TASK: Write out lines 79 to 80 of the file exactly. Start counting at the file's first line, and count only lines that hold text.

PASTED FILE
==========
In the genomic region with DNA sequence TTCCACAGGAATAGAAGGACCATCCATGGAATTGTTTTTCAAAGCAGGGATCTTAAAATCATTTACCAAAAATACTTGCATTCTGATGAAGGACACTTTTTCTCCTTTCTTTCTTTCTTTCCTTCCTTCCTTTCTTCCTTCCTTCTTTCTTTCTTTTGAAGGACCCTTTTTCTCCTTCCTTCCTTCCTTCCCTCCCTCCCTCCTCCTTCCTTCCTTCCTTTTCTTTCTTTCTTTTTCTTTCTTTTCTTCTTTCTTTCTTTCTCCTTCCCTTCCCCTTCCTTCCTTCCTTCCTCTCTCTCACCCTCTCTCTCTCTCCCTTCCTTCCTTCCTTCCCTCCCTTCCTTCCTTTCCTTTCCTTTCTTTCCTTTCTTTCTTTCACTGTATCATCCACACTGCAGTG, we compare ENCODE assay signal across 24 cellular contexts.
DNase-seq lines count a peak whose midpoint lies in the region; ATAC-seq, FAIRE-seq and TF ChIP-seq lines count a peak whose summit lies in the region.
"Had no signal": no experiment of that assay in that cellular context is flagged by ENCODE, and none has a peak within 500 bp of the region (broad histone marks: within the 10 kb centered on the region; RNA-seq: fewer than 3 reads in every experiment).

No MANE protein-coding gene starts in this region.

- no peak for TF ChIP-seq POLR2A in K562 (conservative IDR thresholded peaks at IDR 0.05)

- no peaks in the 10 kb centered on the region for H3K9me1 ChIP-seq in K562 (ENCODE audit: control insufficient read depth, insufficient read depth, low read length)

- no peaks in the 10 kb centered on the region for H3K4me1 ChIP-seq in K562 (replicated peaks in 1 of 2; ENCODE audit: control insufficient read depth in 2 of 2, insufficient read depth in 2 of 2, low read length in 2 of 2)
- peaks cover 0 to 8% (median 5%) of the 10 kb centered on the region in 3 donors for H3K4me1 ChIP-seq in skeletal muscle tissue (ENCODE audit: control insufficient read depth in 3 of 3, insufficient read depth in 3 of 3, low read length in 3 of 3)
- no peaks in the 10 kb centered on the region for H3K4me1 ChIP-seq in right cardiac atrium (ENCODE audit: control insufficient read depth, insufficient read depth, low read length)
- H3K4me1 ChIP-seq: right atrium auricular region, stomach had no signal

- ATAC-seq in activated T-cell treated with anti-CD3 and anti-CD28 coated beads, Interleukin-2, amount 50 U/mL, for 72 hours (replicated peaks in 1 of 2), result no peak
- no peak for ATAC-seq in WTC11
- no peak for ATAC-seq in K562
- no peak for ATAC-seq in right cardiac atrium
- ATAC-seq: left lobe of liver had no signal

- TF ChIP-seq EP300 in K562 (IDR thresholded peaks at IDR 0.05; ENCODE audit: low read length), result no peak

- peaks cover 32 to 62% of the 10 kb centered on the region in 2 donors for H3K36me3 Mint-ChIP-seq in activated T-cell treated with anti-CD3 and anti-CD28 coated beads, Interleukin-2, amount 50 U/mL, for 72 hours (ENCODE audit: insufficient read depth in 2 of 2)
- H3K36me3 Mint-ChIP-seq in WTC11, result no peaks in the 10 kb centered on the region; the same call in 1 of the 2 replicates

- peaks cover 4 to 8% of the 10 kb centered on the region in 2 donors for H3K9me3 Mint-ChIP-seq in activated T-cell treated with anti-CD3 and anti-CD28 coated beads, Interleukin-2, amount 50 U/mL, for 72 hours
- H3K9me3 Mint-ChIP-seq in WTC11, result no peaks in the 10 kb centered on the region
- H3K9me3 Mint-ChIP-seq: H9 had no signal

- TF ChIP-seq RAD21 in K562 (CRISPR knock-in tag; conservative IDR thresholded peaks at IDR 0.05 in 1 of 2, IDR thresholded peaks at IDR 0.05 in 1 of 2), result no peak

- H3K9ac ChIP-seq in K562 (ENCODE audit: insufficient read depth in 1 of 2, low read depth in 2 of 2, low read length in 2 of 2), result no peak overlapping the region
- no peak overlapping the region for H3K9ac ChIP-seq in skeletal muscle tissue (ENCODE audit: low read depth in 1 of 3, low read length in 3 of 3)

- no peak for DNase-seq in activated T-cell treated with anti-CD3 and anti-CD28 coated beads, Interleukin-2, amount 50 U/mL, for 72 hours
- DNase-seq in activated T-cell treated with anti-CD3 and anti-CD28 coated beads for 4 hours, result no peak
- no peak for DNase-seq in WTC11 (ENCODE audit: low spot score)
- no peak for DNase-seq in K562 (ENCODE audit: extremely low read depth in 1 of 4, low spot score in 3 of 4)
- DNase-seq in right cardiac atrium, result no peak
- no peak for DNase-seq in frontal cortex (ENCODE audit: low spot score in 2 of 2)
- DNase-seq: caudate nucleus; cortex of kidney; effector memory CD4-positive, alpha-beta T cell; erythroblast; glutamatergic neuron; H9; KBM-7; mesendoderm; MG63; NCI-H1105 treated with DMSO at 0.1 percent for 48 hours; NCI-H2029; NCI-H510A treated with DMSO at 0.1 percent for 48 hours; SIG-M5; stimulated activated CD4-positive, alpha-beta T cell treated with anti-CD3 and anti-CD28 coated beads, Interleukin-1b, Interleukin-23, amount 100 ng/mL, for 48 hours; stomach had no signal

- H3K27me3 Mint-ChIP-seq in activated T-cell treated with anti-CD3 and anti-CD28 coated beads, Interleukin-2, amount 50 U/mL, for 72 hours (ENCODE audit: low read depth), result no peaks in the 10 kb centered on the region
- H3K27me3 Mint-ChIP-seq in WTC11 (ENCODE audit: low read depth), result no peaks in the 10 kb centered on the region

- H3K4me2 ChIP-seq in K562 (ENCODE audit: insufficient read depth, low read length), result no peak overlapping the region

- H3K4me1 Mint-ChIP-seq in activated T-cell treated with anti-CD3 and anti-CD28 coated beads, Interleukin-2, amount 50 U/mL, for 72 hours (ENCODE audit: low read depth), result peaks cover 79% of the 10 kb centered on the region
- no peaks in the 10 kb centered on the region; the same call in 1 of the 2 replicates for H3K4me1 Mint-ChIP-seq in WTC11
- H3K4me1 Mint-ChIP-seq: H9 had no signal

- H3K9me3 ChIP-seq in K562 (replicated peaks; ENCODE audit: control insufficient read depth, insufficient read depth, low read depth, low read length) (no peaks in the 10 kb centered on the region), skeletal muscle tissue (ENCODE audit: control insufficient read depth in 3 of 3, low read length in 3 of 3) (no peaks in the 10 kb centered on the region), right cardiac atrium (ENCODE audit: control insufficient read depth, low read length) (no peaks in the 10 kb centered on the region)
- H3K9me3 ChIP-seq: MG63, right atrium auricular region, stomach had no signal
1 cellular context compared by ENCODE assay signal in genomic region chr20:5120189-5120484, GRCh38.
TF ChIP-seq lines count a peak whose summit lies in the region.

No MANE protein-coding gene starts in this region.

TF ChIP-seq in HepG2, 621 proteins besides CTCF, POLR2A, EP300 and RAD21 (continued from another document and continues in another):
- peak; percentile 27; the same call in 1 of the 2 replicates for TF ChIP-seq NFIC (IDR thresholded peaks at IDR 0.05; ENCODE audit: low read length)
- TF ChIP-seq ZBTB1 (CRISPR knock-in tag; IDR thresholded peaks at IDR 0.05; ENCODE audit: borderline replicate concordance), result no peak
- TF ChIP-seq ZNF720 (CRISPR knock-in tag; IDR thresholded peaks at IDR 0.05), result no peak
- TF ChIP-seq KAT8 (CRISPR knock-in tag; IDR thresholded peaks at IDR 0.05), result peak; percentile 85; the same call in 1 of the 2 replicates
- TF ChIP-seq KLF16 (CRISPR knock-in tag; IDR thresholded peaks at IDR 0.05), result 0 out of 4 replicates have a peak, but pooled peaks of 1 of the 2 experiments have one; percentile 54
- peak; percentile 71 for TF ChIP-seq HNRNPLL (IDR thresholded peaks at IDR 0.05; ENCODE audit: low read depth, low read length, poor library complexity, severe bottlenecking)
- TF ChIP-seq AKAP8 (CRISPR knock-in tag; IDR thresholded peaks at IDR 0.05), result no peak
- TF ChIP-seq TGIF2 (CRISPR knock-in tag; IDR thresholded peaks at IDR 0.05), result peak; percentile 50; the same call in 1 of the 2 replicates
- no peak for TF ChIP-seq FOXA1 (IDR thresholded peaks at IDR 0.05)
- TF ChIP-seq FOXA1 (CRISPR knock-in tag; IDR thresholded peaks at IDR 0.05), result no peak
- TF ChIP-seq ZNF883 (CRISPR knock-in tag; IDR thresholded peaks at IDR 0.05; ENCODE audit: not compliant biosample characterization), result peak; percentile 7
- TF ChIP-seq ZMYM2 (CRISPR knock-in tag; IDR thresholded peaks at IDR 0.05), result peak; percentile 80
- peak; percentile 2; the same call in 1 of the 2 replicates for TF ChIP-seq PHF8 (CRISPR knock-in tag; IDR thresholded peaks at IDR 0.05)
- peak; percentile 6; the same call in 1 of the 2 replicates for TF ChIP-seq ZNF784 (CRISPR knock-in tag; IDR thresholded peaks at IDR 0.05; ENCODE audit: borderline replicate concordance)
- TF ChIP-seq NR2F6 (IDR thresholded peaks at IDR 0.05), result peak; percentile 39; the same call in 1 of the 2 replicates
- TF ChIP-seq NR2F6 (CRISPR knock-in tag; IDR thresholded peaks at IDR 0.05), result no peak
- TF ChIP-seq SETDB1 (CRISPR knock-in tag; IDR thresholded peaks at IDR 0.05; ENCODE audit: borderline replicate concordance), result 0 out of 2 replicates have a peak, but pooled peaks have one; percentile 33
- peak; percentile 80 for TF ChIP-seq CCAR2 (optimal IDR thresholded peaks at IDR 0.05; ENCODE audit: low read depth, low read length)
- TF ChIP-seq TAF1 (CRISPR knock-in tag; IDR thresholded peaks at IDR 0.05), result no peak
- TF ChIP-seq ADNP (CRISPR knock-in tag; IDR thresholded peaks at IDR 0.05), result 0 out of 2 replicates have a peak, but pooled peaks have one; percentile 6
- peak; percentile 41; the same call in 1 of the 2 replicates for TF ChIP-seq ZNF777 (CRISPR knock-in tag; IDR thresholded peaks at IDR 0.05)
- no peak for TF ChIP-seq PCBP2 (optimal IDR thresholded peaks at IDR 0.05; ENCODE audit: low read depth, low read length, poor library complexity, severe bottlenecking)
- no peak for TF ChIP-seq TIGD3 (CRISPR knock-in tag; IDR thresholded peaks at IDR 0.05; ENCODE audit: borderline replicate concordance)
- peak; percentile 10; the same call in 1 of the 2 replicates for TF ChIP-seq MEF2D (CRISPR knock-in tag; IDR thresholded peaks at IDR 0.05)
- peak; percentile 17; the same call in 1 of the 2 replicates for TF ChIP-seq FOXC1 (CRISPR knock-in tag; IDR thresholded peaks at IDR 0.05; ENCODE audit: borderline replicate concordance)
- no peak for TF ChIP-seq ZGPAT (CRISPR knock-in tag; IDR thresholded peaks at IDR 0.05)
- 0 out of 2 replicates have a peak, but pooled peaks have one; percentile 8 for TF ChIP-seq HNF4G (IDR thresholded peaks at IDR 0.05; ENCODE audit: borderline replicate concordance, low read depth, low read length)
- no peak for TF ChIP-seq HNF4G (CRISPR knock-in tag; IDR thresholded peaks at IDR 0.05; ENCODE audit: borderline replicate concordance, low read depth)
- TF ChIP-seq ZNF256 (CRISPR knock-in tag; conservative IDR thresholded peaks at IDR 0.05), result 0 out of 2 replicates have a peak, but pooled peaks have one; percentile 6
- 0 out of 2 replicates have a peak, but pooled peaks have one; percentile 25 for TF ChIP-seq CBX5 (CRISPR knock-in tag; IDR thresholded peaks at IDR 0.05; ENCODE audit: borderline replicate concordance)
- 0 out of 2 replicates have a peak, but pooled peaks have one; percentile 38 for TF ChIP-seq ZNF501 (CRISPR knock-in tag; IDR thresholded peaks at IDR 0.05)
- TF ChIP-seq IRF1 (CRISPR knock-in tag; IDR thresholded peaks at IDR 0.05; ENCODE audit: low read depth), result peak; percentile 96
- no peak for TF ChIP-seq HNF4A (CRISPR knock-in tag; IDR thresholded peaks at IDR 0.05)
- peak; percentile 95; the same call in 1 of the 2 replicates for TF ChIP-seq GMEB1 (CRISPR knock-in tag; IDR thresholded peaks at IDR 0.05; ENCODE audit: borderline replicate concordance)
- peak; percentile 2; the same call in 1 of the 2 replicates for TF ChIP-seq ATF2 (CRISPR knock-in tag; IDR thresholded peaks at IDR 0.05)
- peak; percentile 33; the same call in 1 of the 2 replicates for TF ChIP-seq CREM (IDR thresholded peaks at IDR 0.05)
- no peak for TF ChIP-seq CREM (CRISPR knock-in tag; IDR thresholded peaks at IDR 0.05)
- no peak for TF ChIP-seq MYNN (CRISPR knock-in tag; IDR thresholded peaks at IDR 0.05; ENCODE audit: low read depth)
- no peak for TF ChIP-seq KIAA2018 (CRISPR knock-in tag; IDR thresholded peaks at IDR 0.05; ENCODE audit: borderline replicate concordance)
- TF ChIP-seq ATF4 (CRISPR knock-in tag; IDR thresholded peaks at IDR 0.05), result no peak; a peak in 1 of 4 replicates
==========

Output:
- peak; percentile 33; the same call in 1 of the 2 replicates for TF ChIP-seq CREM (IDR thresholded peaks at IDR 0.05)
- no peak for TF ChIP-seq CREM (CRISPR knock-in tag; IDR thresholded peaks at IDR 0.05)